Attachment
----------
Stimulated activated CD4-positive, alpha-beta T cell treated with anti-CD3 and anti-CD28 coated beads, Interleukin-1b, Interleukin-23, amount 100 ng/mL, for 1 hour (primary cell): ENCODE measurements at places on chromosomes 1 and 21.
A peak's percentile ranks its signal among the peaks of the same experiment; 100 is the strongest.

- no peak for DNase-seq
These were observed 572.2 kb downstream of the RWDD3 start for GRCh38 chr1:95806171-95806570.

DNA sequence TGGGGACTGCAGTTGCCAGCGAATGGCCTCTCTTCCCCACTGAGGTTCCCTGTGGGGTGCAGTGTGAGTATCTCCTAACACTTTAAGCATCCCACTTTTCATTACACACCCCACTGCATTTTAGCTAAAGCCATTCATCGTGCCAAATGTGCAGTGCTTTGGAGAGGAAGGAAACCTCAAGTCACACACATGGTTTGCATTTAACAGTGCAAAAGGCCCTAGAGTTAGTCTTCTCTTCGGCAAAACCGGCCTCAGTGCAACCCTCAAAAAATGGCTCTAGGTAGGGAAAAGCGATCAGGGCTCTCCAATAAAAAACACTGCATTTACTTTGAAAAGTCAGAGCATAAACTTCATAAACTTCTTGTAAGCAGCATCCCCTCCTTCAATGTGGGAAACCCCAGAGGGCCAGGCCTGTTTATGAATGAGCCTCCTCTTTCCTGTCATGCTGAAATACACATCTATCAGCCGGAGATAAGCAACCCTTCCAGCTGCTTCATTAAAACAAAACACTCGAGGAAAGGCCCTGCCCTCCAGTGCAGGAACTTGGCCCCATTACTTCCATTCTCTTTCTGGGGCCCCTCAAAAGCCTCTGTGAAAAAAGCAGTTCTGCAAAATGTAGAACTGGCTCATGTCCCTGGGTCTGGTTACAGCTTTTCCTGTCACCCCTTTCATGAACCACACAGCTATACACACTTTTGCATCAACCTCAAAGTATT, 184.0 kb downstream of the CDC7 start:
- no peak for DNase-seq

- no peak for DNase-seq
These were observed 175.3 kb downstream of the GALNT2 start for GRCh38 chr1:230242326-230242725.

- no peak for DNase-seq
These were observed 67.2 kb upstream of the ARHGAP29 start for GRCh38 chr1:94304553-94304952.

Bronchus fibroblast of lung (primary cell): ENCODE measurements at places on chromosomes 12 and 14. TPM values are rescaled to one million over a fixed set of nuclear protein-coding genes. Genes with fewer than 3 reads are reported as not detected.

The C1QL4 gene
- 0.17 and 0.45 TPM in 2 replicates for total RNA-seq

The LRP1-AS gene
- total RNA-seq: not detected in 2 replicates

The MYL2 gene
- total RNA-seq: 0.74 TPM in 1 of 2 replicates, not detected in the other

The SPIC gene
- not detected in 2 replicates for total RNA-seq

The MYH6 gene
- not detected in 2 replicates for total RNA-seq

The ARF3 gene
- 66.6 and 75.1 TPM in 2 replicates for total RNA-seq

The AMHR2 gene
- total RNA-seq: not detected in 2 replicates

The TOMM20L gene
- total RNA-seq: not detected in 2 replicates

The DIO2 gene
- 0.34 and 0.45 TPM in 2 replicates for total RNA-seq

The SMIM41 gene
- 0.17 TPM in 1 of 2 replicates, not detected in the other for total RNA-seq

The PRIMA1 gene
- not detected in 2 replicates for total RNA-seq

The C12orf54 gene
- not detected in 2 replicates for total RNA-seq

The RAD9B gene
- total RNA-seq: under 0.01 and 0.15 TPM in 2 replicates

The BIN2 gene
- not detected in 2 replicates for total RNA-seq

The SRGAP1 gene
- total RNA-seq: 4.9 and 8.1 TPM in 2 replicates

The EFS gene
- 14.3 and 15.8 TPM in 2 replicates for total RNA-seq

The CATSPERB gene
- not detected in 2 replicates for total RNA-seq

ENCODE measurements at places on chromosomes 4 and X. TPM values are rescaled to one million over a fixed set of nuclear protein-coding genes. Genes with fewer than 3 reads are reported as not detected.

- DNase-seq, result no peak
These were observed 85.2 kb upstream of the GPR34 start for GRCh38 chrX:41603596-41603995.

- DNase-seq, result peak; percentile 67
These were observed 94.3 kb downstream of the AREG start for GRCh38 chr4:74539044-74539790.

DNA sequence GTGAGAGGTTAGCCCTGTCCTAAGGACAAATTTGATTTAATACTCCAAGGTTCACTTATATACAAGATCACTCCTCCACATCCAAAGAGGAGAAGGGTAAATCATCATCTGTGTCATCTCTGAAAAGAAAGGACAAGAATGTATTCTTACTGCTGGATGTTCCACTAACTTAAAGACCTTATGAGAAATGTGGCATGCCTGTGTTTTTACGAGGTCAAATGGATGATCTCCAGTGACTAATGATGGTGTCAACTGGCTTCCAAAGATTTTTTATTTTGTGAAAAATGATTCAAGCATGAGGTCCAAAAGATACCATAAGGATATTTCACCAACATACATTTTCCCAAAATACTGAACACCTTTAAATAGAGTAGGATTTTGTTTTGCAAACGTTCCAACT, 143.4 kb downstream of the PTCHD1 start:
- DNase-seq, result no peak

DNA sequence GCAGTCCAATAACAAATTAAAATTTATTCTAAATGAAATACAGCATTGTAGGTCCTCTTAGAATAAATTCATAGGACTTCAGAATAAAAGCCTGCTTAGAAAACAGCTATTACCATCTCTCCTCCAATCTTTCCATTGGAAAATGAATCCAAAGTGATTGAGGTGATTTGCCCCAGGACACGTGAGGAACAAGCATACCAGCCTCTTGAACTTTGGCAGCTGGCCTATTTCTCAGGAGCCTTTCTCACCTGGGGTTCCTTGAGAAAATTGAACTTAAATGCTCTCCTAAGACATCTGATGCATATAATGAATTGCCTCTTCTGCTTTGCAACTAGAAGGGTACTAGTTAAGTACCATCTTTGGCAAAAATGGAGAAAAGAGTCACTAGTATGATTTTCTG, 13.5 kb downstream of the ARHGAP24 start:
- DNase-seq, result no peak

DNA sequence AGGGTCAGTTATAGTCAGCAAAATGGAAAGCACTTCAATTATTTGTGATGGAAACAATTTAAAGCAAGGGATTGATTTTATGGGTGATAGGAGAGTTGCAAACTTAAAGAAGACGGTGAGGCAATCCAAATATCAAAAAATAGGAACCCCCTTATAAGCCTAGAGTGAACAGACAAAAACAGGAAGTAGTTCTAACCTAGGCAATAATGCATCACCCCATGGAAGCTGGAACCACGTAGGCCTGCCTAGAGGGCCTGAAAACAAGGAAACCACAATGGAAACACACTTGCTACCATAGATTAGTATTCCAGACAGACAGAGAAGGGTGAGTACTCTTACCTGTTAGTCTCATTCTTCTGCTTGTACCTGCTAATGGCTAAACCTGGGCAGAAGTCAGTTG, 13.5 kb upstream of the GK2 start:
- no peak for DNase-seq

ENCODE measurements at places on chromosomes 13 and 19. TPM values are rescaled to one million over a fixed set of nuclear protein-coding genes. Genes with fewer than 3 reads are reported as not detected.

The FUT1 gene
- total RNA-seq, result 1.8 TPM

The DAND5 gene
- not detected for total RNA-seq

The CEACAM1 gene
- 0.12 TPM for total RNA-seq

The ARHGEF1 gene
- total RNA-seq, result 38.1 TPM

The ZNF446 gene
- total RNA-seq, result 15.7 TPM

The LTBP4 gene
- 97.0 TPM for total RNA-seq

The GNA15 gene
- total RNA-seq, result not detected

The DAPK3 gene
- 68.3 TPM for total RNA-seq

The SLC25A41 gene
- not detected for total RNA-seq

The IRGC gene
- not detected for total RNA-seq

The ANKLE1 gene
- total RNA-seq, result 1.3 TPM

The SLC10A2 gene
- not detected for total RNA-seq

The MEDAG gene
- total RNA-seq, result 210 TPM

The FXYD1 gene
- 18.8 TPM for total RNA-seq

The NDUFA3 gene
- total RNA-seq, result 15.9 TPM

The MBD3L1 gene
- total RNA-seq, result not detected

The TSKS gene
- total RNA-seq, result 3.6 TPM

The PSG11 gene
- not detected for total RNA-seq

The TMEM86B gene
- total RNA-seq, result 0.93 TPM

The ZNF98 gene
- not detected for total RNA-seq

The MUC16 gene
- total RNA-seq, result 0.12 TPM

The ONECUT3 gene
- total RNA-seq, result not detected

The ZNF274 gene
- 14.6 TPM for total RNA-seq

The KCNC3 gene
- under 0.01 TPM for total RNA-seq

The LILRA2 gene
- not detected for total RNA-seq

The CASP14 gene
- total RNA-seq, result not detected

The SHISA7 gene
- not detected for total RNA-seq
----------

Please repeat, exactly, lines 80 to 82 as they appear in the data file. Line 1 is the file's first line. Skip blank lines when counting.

The SLC10A2 gene
- not detected for total RNA-seq

The MEDAG gene